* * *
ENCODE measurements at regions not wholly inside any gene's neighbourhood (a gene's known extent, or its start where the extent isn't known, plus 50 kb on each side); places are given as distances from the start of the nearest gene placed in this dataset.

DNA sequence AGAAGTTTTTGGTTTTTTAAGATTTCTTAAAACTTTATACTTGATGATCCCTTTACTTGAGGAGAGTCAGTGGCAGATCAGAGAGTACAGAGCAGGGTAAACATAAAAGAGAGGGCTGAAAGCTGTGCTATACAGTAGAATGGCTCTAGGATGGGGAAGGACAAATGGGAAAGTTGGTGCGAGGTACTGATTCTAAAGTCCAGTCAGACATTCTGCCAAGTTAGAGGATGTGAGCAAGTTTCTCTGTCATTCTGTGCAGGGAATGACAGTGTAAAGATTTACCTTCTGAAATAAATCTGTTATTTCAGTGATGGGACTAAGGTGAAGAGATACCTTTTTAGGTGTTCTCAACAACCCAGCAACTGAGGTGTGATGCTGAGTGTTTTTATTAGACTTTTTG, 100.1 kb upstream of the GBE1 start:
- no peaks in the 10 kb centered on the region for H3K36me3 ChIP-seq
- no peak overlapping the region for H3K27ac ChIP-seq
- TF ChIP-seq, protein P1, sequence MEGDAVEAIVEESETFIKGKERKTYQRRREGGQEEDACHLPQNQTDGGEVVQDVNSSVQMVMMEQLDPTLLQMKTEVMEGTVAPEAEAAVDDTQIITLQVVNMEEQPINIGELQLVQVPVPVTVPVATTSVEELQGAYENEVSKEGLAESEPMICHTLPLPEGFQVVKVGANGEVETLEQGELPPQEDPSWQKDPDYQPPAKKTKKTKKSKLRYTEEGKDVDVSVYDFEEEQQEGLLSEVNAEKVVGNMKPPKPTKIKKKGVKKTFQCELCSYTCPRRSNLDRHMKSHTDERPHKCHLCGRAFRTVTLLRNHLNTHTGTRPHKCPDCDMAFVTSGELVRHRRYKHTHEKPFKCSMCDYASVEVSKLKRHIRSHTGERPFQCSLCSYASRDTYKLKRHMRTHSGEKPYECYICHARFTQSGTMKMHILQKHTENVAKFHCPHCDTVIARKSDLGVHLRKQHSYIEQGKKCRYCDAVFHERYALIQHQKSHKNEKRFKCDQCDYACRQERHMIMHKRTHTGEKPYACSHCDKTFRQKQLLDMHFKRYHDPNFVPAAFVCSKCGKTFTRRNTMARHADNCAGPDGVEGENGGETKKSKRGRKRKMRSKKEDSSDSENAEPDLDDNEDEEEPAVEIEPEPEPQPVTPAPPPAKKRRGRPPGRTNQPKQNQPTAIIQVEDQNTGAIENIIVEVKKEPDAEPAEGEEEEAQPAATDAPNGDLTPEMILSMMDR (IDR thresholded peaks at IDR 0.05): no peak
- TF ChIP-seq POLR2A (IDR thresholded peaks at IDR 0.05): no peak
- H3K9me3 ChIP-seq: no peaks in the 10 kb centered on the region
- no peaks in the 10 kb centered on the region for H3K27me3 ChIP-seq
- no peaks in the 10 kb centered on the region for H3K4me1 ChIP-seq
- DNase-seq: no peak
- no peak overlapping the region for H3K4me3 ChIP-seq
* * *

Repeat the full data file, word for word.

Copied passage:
ENCODE measurements at regions not wholly inside any gene's neighbourhood (a gene's known extent, or its start where the extent isn't known, plus 50 kb on each side); places are given as distances from the start of the nearest gene placed in this dataset.

DNA sequence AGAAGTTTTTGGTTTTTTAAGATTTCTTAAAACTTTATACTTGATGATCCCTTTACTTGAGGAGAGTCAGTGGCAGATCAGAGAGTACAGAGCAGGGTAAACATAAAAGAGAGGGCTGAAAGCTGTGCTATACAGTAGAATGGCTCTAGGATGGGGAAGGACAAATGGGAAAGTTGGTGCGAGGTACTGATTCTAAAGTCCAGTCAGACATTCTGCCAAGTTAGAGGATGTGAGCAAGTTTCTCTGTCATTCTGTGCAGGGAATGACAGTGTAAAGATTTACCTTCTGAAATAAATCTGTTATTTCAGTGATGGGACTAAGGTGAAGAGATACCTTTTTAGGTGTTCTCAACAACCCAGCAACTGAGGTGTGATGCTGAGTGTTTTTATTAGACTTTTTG, 100.1 kb upstream of the GBE1 start:
- no peaks in the 10 kb centered on the region for H3K36me3 ChIP-seq
- no peak overlapping the region for H3K27ac ChIP-seq
- TF ChIP-seq, protein P1, sequence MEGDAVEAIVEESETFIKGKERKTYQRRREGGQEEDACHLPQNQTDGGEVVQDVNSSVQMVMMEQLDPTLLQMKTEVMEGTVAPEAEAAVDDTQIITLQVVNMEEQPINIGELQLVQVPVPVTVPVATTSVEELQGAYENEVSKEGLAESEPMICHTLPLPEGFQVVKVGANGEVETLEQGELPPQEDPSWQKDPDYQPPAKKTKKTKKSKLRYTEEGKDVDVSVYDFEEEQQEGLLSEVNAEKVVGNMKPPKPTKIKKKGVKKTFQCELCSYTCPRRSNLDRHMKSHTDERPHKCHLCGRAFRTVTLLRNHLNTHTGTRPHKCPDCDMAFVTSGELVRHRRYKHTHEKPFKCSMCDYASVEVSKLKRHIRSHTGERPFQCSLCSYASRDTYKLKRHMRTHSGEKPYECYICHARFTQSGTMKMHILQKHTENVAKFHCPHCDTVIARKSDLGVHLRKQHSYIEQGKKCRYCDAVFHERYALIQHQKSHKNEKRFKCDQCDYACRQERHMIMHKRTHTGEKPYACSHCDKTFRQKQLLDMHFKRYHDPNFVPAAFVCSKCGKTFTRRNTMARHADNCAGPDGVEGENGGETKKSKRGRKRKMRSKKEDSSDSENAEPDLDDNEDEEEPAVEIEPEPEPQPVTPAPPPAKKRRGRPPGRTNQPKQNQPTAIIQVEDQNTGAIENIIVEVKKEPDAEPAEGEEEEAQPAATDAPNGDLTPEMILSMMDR (IDR thresholded peaks at IDR 0.05): no peak
- TF ChIP-seq POLR2A (IDR thresholded peaks at IDR 0.05): no peak
- H3K9me3 ChIP-seq: no peaks in the 10 kb centered on the region
- no peaks in the 10 kb centered on the region for H3K27me3 ChIP-seq
- no peaks in the 10 kb centered on the region for H3K4me1 ChIP-seq
- DNase-seq: no peak
- no peak overlapping the region for H3K4me3 ChIP-seq